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happy days ! the maids around her fay; O hafte, profuse of blessings, hafte away!

“ Be every youth, like royal Abbas, mov'd; “ And every Georgian maid, like Abra, lov'd!"

ECLOGUE

E C LOGUE

IV.

AGIB AND SECANDER ; OR, THE FUGITIVES.

scene, A MOUNTAIN IN CIRCASSIA.

TIME, MIDNIGHT.

IN fair Circassia

, where

, to love inclin’d,

'N
Each swain was bleft, for every

maid was kind

; At that ftill hour, when awful midnight reigns, And none, but wretches, haunt the twilight plains; What time the moon had hung her lamp on high, And paft in radiance thro' the cloudless sky; Sad o'er the dews, two brother shepherds fled, Where wildering fear and desperate forrow led : Fat as they preft their flight, behind them lay Wide ravag'd plains, and vallies stole away. Along the mountain's bending fides they ran, 'Till faint and weak Secander thus began :

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SECANDER. O stay thee, Agib, for my feet deny, No longer friendly to my life, to fly. Friend of my heart, O turn thee and survey, Trace our fad fight thro' all its length of way! And first review that long-extended plain, And yon wide groves, already past with pain! Yon ragged cliff, whose dangerous path we tried ! And last this lofty mountain's weary fide!

AGIB. Weak as thou art, yet hapless must thou know The toils of fight, or some severer woe ! Still as I hafte, the Tartar shouts behind, And fhrieks and forrows load the faddening wind: In rage of heart, with ruin in his hand, He blasts our harvests, and deforms our land. Yon citron grove, whence first in fear we came, Droops its fair honours to the conquering flame : Far fly the swains, like us, in deep despair, And leave to ruffian bands their fleecy care. 4:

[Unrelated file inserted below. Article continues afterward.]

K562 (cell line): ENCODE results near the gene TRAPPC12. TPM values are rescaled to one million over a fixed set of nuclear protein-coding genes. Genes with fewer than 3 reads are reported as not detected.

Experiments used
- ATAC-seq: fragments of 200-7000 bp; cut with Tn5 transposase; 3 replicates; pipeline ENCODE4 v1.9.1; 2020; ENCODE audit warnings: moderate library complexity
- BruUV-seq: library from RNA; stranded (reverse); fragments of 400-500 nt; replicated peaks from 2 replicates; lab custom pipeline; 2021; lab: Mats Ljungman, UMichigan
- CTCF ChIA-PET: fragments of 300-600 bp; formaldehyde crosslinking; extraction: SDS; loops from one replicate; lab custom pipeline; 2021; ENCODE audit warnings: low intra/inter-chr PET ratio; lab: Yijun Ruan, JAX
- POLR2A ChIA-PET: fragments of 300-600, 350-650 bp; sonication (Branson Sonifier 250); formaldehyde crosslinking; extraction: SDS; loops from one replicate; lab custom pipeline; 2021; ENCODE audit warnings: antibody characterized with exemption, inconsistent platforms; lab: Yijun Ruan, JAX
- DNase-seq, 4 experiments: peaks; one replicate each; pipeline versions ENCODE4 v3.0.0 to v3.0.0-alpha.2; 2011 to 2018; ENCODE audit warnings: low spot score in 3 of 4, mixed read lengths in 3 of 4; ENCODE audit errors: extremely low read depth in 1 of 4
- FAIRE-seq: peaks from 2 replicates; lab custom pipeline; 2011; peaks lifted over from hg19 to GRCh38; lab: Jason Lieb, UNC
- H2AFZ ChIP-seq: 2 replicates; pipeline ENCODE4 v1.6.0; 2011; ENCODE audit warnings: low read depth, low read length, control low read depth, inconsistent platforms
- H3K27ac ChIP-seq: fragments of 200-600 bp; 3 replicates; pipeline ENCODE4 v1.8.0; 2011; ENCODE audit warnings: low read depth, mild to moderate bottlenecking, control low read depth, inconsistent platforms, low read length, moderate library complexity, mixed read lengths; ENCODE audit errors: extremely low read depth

SESECANDER.

Unhappy land, whose blessings tempt the sword, In vain, unheard, thou call'st thy Perfian lord! In vain thou court'st him, helpless, to thine aid, To shield the shepherd, and protect the maid ! Far off, in thoughtlefs indolence resign'd, Soft dreams of love and pleasure footh his mind : 'Midft fair fultanas loft in idle joy, No wars alarm him, and no fears

annoy.

AGIB. Yet these green hills, in summer's sultry heat, Have lent the monarch oft a cool retreat. Sweet to the fight is Zabran's flowery plain, And once by maids and shepherds lov'd in vain! No more the virgins shall delight to rove By Sargis' banks, or Irwan’s shady grove; On Tarkie's mountain catch the cooling gale, Or breathe the sweets of Aly's flowery vale : Fair scenes! but, ah! no more with peace poffet, With ease alluring, and with plenty bleft.

No more the shepherd's whitening tents appear,
Nor the kind products of a bounteous year;
No more the date, with snowy blossoms crown'd!
But ruin spreads her baleful fires around.

SECANDER.

In vain Circallia boasts her spicy groves, For ever fam'd for pure and happy loves : In vain the boafts her faireft of the fair,

Their eye's blue languish, and their golden hair!
Those

eyes in tears their fruitless grief must send ; Those hairs the Tartar's cruel hand shall rend.

AGIB.

Ye Georgian swains that piteous learn from far Circassia's rain, and the wafle of war; Some weightier arms than crooks and staff's prepare, To shield your harvests, and defend your fair: The Turk and Tartar like designs pursue, Fix'd to destroy, and fedfast to undo.

Wild

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